What a person craving a BEEPS needs is peace and connection and belonging.  The program that Ed has put together trains the brain with joy-filled belonging.  This builds capacity in the brain to help prevent overwhelm and keep the RC’s on, resulting in less need to “medicate to regulate.”  

Along with retraining the brain in joy-filled relationships, anyone with an addiction needs inner healing of unresolved traumas.  These are causing pain, whether conscious or unconscious, that the person has learned to avoid through the BEEPS.  Triggers from the past can make the RC’s go off and set up the conditions that turn one to their BEEPS.  Appreciation can turn them back on.  What if every sponsor of an addict could know his person’s appreciation memory name (Part I) and use it to help the person reset their nervous system, get relational and then talk about whatever was bothering them? Ed Khouri says this:  “When the RC’s are off, trying to deal with people is a lot like driving a car while drunk.  It’s like telling T-Rex to wait until later to eat his snack.”  (THRIVE Conference, April 2, 2011)  Exercising the will may work to end the use of the BEEPS, but quite often, just stopping the addiction does not change anything else. People need training in how to calm their body, mind and soul.

In summary, learning the brain science for relationships is vital.  Relating to each other without relational circuits online makes no sense at all.  Not noticing that my emotions and actions are being triggered from a past unresolved trauma and believing that person in front of me is the problem is a solvable issue. Everyone has appreciation memories and moments, even people who do not know the Lord.  So I highly encourage all of us to notice and own when our RC’s are off, seek healing for unresolved issues, and warmly encourage each other to turn to appreciation when upset.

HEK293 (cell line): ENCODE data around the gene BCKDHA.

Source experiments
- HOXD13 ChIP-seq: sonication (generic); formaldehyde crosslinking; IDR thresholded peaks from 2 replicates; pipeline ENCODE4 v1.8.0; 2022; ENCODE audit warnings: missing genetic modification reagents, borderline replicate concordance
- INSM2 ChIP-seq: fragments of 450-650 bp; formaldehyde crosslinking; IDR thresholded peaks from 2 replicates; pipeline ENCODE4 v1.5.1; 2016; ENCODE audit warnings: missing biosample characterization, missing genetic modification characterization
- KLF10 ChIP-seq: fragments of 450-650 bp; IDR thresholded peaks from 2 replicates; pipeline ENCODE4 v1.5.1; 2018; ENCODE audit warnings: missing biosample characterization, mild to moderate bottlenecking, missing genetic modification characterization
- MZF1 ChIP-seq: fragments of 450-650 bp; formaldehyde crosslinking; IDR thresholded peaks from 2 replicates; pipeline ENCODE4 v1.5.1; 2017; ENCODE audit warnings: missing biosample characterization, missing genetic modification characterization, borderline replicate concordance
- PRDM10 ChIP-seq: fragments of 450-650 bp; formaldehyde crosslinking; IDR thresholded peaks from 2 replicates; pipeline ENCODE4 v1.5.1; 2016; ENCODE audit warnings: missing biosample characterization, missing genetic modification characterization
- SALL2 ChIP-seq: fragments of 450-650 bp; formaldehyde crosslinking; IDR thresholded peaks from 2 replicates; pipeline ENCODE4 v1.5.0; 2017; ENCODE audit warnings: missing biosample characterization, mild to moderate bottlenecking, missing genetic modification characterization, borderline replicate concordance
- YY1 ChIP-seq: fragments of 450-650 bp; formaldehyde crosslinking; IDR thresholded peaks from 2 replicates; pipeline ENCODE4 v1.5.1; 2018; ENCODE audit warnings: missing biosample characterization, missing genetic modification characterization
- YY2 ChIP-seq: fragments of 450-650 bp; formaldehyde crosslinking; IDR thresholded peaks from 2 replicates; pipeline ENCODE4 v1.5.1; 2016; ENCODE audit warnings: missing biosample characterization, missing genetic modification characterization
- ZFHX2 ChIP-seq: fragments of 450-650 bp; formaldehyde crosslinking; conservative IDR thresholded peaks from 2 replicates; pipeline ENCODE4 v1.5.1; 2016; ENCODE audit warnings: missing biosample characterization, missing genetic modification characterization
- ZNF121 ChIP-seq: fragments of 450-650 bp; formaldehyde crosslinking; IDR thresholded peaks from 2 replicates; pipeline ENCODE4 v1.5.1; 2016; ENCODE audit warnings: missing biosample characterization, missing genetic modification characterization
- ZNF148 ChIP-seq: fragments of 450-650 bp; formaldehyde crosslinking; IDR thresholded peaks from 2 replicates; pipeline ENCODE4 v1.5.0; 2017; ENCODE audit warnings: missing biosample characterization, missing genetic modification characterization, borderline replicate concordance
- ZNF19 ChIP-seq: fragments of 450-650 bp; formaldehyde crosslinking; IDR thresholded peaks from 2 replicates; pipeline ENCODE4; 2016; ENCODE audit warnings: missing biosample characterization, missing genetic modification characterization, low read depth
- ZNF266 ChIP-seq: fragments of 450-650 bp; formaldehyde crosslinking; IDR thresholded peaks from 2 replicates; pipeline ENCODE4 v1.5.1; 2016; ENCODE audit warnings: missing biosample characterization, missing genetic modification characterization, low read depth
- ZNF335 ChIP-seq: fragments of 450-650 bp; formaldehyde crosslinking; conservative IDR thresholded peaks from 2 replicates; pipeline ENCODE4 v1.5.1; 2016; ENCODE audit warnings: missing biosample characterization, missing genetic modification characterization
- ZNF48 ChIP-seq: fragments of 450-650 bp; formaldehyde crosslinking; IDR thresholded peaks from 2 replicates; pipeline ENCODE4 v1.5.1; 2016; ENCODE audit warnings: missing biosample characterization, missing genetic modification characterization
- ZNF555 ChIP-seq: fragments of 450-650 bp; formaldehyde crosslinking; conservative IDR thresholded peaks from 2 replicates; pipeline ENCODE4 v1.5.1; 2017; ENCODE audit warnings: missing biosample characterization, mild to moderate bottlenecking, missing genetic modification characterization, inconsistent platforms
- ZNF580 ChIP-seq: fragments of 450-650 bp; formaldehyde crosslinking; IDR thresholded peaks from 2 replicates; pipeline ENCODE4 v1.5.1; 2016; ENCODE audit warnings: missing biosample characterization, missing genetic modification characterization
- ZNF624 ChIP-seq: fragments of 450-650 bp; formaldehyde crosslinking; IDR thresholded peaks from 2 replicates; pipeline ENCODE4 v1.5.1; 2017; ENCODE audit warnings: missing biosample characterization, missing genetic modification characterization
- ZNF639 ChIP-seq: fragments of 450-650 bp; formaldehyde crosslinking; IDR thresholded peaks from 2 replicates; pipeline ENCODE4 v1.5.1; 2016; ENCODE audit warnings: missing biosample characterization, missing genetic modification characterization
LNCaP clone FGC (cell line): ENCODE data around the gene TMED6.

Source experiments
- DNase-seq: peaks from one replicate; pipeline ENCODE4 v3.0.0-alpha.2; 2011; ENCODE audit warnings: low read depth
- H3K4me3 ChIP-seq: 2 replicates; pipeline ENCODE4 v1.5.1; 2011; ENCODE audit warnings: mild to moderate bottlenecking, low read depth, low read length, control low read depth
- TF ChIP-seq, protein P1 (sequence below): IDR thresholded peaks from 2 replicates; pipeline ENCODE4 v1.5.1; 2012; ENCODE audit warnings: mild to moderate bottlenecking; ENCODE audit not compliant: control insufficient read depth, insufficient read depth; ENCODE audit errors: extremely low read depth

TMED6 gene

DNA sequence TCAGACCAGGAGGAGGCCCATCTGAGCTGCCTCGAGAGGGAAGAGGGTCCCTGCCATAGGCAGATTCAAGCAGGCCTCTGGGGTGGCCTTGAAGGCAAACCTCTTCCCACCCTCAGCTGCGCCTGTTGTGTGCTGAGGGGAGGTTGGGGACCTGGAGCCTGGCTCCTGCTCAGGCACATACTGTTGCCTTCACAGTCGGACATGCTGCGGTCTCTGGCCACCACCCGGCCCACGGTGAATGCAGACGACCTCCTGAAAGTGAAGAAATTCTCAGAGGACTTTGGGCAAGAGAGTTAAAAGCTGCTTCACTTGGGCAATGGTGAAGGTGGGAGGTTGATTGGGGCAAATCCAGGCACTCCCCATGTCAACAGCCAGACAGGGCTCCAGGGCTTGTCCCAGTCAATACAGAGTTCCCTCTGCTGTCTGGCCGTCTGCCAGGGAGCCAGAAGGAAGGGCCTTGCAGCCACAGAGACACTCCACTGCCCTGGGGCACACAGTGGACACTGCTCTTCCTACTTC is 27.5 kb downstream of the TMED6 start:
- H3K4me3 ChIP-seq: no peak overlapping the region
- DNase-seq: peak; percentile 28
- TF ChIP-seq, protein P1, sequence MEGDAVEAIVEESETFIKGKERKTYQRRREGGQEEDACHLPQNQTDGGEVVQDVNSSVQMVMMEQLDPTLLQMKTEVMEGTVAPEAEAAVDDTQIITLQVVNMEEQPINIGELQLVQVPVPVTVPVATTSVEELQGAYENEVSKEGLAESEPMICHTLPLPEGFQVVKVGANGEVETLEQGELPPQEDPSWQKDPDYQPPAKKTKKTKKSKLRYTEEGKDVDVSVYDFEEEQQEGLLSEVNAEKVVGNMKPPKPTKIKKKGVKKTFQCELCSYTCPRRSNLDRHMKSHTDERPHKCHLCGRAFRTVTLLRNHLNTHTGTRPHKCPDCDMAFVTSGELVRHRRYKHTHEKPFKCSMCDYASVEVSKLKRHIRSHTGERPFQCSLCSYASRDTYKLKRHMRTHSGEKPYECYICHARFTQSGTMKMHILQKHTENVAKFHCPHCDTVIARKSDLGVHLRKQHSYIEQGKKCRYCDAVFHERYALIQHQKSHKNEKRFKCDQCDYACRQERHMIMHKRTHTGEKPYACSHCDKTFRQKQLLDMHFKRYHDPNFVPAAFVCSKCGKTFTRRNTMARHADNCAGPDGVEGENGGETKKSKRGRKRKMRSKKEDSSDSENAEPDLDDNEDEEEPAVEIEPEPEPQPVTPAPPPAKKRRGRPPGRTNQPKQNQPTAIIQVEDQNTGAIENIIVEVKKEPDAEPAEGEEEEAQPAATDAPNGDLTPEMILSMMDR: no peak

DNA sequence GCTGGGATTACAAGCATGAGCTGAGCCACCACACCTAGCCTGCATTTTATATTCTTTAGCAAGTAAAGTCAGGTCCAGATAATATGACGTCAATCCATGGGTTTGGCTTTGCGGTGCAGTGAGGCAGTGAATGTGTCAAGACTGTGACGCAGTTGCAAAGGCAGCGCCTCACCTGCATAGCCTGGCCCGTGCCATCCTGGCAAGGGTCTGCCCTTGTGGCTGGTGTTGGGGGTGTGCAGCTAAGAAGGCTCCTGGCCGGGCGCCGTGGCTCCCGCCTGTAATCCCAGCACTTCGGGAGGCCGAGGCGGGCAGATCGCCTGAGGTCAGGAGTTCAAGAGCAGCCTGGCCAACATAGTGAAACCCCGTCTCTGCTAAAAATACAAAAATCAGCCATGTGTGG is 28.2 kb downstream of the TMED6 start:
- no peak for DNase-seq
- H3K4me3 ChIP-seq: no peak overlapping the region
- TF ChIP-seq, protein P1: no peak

For more information on any of the three parts see

www.lifemodel.org

www.kclehman.com

www.ThrivingRecovery.org

www.thrivetoday.org

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About Barbara Moon

I am an ordinary person who walks with an extraordinary God. I love to share what He has done in my life. I love to help parents with their kid questions. I love to teach little ones to swim. I love to study and learn new things and for the last ten years I have been focusing on how the brain works in connection with joyful relationships, how that affects development, maturity and trauma recovery. When not writing, my days are full of family, (especially grandchildren), mentoring, counseling, sewing, and reading.
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One Response to ADDICTIONS: Calming Your Brain When Upset-Part Three

  1. julimay says:

    Loved this! So great to hear it again and again. It’s a process – learning appreciation. I hope to make it a lifestyle. Thanks for sharing.